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Luján takes on Texas, Florida laws that he says violates First Amendment

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Luján takes on Texas, Florida laws that he says violates First Amendment

Dec 11, 2023 | 6:05 am ET
By Gabrielle Porter
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Luján takes on Texas, Florida laws that he says violates First Amendment
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Behind both measures is the hotly disputed argument that social media platforms are using their influence as part of a broad effort to censor and silence conservative voices. (Photo by Gino Gutierrez for Source New Mexico)

U.S. Sen. Ben Ray Luján is wading into the fray on a pair of landmark social media lawsuits that have pitted conservative politicians against platforms like Meta, X and YouTube.

Weighing in on Supreme Court cases involving a pair of laws from Texas and Florida addressing how social media giants regulate content on their platforms, the New Mexico Democrat argues in an amicus brief that, while the measures present themselves as protecting the First Amendment, “these laws themselves violate its protections.

The original Texas law, passed by legislators and signed into law by Gov. Greg Abbott in 2021, sought to ban major social media companies from censoring users’ posts based on their viewpoints.

The Florida law, meanwhile, allowed the state’s election commission to fine social media companies that kick political candidates off their platform, among other actions. That measure was also passed in 2021 and signed into law by Gov. Ron DeSantis.

Both laws were appealed and, earlier this year, accepted for review by the U.S. Supreme Court.

Behind both measures is the hotly disputed argument that social media platforms are using their influence as part of a broad effort to censor and silence conservative voices.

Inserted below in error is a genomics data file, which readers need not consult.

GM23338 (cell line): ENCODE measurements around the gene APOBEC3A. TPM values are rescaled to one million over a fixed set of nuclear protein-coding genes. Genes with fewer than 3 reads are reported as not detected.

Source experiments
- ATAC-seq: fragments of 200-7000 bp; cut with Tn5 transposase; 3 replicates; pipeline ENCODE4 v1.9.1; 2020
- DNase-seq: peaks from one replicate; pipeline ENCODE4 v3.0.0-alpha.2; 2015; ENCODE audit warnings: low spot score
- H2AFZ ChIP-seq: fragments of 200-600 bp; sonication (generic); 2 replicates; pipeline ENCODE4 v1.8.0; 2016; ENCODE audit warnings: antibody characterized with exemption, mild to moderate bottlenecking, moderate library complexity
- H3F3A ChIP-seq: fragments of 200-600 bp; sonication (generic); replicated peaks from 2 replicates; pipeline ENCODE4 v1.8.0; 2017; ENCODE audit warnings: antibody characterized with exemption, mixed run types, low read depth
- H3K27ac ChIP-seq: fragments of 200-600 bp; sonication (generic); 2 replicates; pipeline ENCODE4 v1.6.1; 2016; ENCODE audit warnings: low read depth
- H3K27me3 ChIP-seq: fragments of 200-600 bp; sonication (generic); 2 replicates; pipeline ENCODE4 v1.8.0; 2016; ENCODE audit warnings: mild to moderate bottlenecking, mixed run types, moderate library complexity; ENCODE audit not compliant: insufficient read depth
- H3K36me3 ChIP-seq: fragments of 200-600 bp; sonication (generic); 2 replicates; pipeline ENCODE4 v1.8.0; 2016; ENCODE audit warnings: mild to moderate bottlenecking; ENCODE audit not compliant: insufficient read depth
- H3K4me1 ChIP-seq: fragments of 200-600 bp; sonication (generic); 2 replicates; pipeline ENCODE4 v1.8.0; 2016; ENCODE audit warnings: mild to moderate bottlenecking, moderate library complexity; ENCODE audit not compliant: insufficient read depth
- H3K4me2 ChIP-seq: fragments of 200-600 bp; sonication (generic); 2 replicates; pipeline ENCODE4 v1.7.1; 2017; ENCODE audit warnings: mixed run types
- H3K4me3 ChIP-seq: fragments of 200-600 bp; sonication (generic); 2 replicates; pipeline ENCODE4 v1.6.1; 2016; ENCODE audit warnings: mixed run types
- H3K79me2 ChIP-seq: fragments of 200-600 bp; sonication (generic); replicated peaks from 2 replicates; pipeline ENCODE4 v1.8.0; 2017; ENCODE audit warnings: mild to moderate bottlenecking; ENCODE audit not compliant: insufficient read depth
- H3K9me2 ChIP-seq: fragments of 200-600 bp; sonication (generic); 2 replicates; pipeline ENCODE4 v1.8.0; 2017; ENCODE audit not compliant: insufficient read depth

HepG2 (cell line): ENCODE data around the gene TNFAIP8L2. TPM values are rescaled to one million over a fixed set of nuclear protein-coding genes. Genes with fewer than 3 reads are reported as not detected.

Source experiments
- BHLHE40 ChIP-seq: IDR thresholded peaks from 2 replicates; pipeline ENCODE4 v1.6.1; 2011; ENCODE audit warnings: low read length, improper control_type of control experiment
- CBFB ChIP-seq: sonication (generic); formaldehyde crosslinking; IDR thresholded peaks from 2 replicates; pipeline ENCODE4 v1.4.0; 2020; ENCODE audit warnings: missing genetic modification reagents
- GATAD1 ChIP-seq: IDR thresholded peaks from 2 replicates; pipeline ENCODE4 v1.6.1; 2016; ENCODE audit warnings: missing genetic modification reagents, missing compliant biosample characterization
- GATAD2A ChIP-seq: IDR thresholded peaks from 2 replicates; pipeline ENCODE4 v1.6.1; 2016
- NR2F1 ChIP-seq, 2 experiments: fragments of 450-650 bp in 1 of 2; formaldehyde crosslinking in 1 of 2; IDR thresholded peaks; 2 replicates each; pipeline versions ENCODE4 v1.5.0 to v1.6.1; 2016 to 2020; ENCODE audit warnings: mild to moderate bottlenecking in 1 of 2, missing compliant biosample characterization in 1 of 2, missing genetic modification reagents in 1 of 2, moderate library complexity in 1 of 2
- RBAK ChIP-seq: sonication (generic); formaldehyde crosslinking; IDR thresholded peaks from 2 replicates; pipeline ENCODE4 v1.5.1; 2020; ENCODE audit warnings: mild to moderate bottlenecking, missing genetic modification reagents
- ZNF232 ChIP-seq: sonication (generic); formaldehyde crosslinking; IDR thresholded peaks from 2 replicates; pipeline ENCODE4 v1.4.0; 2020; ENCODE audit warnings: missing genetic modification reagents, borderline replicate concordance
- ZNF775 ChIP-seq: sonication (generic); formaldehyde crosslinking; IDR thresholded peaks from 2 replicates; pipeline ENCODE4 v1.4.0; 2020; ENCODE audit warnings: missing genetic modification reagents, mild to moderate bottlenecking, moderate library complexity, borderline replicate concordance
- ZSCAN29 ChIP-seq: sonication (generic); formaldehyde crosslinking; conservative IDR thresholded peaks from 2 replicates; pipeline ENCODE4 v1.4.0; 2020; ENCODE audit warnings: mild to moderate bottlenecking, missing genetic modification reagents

In his amicus brief, Luján asserts that the ways social media companies curate what appears on their platforms is part of its own First Amendment right, and that the company’s methods for moderating content constitute “essential editorial tools” that allow them to shape their own branding.

“Content moderation serves an indispensable role for organizations to ensure that their platforms remain viable forums for a diverse range of voices — from those in marginalized populations to those holding minority opinions,” the brief says.

Luján also raised concerns about hate speech and radicalization gaining traction in the absence of content moderation.

“Recent history provides numerous examples of these forms of harmful speech leading to real-world violence,” the filing says.

The brief also asserts that the federal government is responsible for regulating the internet.

“State-by-state regulation is both infeasible and can lead to state laws in conflict with well-established federal legislation,” the filing says. 

Luján’s amicus brief is one of dozens filed Dec. 7 in the two cases, from groups such as the Liberty Justice Center and Reddit, Inc.